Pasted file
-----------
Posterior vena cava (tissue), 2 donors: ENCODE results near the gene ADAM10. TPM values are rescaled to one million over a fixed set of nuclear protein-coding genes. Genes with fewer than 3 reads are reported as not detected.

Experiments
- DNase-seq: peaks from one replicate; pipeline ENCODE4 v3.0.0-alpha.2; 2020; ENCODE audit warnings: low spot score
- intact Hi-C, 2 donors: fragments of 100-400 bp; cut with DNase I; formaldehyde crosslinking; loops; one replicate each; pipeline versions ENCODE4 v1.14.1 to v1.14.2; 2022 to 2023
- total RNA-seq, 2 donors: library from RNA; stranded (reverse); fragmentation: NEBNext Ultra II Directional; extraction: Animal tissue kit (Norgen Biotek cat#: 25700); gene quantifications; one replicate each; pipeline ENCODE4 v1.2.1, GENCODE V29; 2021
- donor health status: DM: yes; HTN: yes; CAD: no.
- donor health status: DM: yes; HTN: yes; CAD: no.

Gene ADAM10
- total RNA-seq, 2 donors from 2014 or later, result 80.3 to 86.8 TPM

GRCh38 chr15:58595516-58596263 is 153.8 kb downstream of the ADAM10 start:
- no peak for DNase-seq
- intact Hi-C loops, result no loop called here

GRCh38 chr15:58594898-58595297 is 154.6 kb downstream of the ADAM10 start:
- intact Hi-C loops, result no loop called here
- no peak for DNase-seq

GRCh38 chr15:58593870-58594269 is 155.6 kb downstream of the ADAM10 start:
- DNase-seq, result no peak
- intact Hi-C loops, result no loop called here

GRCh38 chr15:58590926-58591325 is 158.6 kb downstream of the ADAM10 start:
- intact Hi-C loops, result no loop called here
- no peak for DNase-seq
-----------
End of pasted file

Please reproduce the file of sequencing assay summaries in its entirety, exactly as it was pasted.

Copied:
Posterior vena cava (tissue), 2 donors: ENCODE results near the gene ADAM10. TPM values are rescaled to one million over a fixed set of nuclear protein-coding genes. Genes with fewer than 3 reads are reported as not detected.

Experiments
- DNase-seq: peaks from one replicate; pipeline ENCODE4 v3.0.0-alpha.2; 2020; ENCODE audit warnings: low spot score
- intact Hi-C, 2 donors: fragments of 100-400 bp; cut with DNase I; formaldehyde crosslinking; loops; one replicate each; pipeline versions ENCODE4 v1.14.1 to v1.14.2; 2022 to 2023
- total RNA-seq, 2 donors: library from RNA; stranded (reverse); fragmentation: NEBNext Ultra II Directional; extraction: Animal tissue kit (Norgen Biotek cat#: 25700); gene quantifications; one replicate each; pipeline ENCODE4 v1.2.1, GENCODE V29; 2021
- donor health status: DM: yes; HTN: yes; CAD: no.
- donor health status: DM: yes; HTN: yes; CAD: no.

Gene ADAM10
- total RNA-seq, 2 donors from 2014 or later, result 80.3 to 86.8 TPM

GRCh38 chr15:58595516-58596263 is 153.8 kb downstream of the ADAM10 start:
- no peak for DNase-seq
- intact Hi-C loops, result no loop called here

GRCh38 chr15:58594898-58595297 is 154.6 kb downstream of the ADAM10 start:
- intact Hi-C loops, result no loop called here
- no peak for DNase-seq

GRCh38 chr15:58593870-58594269 is 155.6 kb downstream of the ADAM10 start:
- DNase-seq, result no peak
- intact Hi-C loops, result no loop called here

GRCh38 chr15:58590926-58591325 is 158.6 kb downstream of the ADAM10 start:
- intact Hi-C loops, result no loop called here
- no peak for DNase-seq